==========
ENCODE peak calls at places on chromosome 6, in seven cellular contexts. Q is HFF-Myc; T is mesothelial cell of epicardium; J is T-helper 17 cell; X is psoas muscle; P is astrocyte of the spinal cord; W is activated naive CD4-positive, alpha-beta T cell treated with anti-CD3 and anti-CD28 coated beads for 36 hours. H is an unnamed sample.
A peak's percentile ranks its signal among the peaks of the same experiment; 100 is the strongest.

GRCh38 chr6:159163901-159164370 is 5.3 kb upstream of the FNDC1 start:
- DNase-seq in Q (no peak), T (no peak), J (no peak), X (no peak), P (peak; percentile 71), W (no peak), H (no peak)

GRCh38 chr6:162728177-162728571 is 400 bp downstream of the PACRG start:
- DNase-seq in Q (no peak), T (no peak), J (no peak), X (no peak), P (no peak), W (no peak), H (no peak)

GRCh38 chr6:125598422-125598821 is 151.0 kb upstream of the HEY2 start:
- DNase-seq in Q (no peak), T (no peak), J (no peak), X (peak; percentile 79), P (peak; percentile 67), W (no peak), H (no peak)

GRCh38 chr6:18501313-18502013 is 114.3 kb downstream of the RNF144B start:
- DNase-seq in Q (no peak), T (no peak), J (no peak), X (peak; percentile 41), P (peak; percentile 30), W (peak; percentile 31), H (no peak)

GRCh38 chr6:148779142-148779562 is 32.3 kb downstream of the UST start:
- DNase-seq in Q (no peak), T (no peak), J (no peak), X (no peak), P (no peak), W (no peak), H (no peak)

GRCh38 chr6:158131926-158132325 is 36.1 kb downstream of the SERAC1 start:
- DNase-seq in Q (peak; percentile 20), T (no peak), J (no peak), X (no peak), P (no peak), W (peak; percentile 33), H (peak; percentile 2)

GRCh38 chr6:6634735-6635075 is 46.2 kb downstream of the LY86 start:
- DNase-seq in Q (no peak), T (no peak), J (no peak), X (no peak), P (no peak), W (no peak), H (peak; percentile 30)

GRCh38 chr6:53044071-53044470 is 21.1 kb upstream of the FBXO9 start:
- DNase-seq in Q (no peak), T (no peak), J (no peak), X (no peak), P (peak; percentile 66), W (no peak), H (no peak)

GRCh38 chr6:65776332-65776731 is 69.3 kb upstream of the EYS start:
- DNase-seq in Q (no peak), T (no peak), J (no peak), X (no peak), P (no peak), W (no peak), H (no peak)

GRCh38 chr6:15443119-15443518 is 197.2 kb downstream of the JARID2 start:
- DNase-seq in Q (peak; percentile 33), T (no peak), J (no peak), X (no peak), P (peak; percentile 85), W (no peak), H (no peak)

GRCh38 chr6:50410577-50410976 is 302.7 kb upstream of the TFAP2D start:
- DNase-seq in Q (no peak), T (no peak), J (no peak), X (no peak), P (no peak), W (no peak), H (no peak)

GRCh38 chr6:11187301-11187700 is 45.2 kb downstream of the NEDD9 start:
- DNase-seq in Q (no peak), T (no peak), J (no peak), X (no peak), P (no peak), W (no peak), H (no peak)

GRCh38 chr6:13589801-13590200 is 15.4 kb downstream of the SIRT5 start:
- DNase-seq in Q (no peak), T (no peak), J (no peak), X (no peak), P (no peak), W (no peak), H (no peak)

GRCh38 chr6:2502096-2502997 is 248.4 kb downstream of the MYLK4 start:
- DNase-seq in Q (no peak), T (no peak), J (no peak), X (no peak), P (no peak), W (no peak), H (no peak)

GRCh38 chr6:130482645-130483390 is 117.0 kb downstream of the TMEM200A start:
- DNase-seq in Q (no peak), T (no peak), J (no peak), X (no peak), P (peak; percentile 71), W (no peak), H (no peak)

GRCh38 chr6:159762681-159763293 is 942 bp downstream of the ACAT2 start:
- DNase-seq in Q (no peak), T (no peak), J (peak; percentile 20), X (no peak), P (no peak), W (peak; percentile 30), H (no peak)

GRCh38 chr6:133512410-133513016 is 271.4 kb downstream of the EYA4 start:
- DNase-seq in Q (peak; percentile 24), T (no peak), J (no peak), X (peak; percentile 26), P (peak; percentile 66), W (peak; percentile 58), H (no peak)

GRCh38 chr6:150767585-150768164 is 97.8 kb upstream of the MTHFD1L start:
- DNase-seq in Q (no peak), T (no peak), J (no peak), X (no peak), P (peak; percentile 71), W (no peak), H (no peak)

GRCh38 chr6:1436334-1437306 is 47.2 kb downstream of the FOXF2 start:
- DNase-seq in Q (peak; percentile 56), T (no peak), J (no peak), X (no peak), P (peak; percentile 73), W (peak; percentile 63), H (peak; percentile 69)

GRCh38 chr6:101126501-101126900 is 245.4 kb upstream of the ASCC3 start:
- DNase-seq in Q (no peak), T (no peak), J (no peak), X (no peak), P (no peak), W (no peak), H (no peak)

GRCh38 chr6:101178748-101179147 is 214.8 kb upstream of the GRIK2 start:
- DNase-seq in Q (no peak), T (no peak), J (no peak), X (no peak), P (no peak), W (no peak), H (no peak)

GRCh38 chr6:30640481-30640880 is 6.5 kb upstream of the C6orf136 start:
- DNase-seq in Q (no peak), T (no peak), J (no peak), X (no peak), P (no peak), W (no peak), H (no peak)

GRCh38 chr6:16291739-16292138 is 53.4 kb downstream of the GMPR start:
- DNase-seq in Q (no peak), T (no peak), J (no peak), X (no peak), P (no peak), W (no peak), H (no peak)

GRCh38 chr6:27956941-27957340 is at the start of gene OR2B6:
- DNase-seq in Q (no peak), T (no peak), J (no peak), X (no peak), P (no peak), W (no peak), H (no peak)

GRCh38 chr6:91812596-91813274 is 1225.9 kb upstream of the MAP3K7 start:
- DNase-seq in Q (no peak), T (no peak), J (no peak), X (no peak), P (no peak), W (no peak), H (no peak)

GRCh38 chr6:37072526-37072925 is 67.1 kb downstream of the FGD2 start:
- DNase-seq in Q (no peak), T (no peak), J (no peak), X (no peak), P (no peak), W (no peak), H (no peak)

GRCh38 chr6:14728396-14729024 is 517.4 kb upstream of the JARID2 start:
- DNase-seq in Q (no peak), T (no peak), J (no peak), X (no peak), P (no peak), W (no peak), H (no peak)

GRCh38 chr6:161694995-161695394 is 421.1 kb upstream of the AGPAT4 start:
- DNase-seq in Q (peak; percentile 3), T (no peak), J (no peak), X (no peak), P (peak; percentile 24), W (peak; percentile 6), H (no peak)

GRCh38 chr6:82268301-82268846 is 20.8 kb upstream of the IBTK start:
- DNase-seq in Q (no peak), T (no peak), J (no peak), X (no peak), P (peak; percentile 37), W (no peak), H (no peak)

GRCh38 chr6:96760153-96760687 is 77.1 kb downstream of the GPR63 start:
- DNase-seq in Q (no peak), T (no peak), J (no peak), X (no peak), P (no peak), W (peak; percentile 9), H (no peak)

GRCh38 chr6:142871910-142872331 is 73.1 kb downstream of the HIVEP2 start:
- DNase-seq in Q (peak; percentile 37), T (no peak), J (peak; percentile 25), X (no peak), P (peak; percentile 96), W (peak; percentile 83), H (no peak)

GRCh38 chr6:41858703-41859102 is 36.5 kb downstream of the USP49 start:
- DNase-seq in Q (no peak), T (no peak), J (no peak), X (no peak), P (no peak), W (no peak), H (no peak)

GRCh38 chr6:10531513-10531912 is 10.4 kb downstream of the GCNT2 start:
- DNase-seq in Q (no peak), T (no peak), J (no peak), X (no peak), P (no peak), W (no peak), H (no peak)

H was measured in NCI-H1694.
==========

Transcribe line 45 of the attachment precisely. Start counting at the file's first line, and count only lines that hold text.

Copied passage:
GRCh38 chr6:30640481-30640880 is 6.5 kb upstream of the C6orf136 start: